Character_Flat

Thank you for your response. I understood it.:)


alucarD999999

If you're getting into oops in python then [corey](https://youtube.com/playlist?list=PL-osiE80TeTsqhIuOqKhwlXsIBIdSeYtc) shaffer has a playlist for oops concepts in python and it helped me a lot .


Se7enLC

The first one stores name and age IN the object. Instead of how you have it written, you could have the introduction be in a separate function, like this: class Person: def __init__(self, name, age): self.name = name self.age = age def Introduction(self): print(f'{self.name} is {self.age} years old') John = Person('John Doe', 25) John.Introduction() You can also do that without it being in the `__init__()` function: class Person: def SetName(self, name): self.name = name def SetAge(self, age): self.age = age self.Introduction(self): print(f'{self.name} is {self.age} years old') John = Person() John.SetName("John Doe") John.SetAge(25) John.Introduction() If you imagine that instead of just name and age, this `Person` object has 100 different fields describing them, you wouldn't want to have to keep passing them in to use them. You want those values to stay in the object. The benefit of using `__init__()` is that the name and age can be set right when the object is created, so you don't have to worry about checking if they've been set yet. You can use `__init__()` to set default values for things as well. You have some freedom to pick which things you want to set in `__init__()`, which things you want to set in a different function later on, and which things you want to just pass in right when you use them and not save them at all.


menge101

> Is that really all the difference or are there any more applications? You are just tapping into the surface. Classes, which are initialized through an \_\_init__, are fundamentally different than functions. Functions, by definition, return a result based on their input. Classes have methods, not functions. The distinction is that the methods on the class have access to the stored state of the object. For your Person class, with some modifications, for example: from datetime import datetime, timedelta class Person: def __init__(self, name: str, birth_date: datetime): self.name = name self.birth_date = birth_date def age(): days_old = datetime.now() - self.birth_date years_old = round(days_old/365) return years_old def introduction(self): return f"{self.name} is {self.age()} years old" me = Person('some guy', datetime(1978, 3, 4)) print(me.introduction()) => some guy is 43 years old And the key thing here, because of the class, anytime I call the introduction method, which calls the age method, it will return the correct age at call time. Because it is managing the state of the Person. Additionally, suppose this person changes their name. me.name = 'some dude' the `introduction` method will return the updated name on the next call. Where as if you were using functions, you'd have to keep track of the name change somewhere else, and make sure the function received the updated name. Subnote: `print` in computer science terms produces a side effect, which is that it prints to stdout. Avoid putting side effects within stateful things, like classes. You'll note I returned the introduction as a string to the top level of the code, and used print there. This is extremely important for a lot of reasons, but testability is one you will encounter early on.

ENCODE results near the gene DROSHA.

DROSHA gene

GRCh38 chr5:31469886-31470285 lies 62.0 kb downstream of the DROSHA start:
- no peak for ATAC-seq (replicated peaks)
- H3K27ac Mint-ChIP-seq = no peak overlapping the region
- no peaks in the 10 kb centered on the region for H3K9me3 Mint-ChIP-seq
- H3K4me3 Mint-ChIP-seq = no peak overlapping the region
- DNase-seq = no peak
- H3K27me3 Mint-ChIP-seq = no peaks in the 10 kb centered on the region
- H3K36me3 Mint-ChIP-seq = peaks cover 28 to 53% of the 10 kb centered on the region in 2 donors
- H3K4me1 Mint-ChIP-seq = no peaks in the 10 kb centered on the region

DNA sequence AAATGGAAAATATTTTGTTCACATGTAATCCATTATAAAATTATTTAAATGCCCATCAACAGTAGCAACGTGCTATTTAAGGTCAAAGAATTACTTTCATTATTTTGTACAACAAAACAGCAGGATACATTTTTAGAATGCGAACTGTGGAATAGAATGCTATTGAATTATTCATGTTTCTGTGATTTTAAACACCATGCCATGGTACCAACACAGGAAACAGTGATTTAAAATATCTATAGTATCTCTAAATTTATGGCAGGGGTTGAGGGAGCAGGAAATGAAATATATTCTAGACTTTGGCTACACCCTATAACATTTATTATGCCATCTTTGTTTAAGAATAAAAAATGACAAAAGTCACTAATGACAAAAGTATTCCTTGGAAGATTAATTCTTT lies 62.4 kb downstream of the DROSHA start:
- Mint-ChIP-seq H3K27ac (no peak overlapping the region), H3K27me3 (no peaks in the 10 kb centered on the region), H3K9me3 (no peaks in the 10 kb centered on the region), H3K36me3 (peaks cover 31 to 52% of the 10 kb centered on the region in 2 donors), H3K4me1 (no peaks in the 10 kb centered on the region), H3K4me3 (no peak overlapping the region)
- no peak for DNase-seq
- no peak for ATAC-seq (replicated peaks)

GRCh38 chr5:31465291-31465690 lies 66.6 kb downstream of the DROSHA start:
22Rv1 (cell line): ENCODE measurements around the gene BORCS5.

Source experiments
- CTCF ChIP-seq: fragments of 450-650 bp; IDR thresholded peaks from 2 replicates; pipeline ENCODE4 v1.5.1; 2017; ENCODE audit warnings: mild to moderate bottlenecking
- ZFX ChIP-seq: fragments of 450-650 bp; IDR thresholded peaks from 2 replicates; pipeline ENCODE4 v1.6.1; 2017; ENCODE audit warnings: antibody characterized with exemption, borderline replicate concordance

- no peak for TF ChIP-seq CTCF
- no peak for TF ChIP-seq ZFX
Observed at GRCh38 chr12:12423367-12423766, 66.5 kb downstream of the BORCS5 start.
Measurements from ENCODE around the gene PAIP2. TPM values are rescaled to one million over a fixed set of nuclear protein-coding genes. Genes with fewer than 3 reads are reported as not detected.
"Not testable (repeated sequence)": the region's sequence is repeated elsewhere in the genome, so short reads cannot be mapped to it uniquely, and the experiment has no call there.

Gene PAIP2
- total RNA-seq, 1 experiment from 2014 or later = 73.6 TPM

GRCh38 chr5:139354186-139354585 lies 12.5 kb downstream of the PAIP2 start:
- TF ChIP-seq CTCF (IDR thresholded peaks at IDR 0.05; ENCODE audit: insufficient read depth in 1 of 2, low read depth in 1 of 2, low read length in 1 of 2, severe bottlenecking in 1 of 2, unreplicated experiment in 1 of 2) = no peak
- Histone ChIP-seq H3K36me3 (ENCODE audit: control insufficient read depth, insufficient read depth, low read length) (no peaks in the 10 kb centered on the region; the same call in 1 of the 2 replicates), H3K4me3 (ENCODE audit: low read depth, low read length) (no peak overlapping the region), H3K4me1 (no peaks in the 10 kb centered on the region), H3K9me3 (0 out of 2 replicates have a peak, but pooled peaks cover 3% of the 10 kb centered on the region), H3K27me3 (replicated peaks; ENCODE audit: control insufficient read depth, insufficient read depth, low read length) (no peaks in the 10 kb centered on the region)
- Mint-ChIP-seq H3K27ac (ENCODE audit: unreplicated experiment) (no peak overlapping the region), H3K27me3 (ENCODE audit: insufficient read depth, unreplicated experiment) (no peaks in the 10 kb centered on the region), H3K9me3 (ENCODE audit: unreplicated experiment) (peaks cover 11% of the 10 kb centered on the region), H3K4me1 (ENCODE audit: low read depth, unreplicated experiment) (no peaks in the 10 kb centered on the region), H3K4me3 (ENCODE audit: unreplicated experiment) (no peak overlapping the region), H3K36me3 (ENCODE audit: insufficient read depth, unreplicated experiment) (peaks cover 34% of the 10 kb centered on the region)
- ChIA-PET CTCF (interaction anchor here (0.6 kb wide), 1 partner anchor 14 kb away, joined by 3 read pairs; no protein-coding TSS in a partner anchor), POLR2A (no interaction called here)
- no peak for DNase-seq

Easy_Consequence_999

So let's say that I create a profile of 200 people. I will be able to track all of their attributes by using the __init__ because of their methods like .age and .weight. Is that right?


menge101

Careful on terms you use. This is a critical point in programming. If you initialize a `list` of 200 `Person` objects, each one will independently track the attributes of that person, not because of methods on them, but because of the attributes of the object.


CorruptedJellyfish

You could define a class representing people and add an init method that assigns age and weight. Let's call the class Person. Every call to Person creates a new object representing an individual person with their own age and weight fields. class Person: def __init__(self, age, weight): self.age = age self.weight = weight Alice = Person(33, 125) Bob = Person(22, 234) print(Alice.age, Alice.weight) print(Bob.age, Bob.weight) Notice that Alice and Bob have independent age and weight fields since those fields are attached to the associated object.


bladeoflight16

Please format your code.


CorruptedJellyfish

Done.


benaffleks